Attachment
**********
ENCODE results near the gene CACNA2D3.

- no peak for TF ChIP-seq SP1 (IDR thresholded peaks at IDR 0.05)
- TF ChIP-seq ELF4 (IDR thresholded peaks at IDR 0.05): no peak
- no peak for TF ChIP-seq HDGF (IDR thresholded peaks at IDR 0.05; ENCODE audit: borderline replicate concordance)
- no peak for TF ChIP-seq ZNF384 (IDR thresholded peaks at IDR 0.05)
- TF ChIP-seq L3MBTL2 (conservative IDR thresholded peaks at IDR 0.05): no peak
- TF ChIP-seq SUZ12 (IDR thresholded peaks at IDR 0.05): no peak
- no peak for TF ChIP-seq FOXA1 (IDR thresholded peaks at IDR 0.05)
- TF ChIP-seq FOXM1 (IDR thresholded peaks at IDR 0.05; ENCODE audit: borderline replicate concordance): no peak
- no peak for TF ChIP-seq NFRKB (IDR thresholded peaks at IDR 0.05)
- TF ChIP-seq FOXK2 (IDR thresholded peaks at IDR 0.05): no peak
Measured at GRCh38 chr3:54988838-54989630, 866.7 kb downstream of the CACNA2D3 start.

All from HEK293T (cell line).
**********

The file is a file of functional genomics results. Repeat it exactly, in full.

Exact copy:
ENCODE results near the gene CACNA2D3.

- no peak for TF ChIP-seq SP1 (IDR thresholded peaks at IDR 0.05)
- TF ChIP-seq ELF4 (IDR thresholded peaks at IDR 0.05): no peak
- no peak for TF ChIP-seq HDGF (IDR thresholded peaks at IDR 0.05; ENCODE audit: borderline replicate concordance)
- no peak for TF ChIP-seq ZNF384 (IDR thresholded peaks at IDR 0.05)
- TF ChIP-seq L3MBTL2 (conservative IDR thresholded peaks at IDR 0.05): no peak
- TF ChIP-seq SUZ12 (IDR thresholded peaks at IDR 0.05): no peak
- no peak for TF ChIP-seq FOXA1 (IDR thresholded peaks at IDR 0.05)
- TF ChIP-seq FOXM1 (IDR thresholded peaks at IDR 0.05; ENCODE audit: borderline replicate concordance): no peak
- no peak for TF ChIP-seq NFRKB (IDR thresholded peaks at IDR 0.05)
- TF ChIP-seq FOXK2 (IDR thresholded peaks at IDR 0.05): no peak
Measured at GRCh38 chr3:54988838-54989630, 866.7 kb downstream of the CACNA2D3 start.

All from HEK293T (cell line).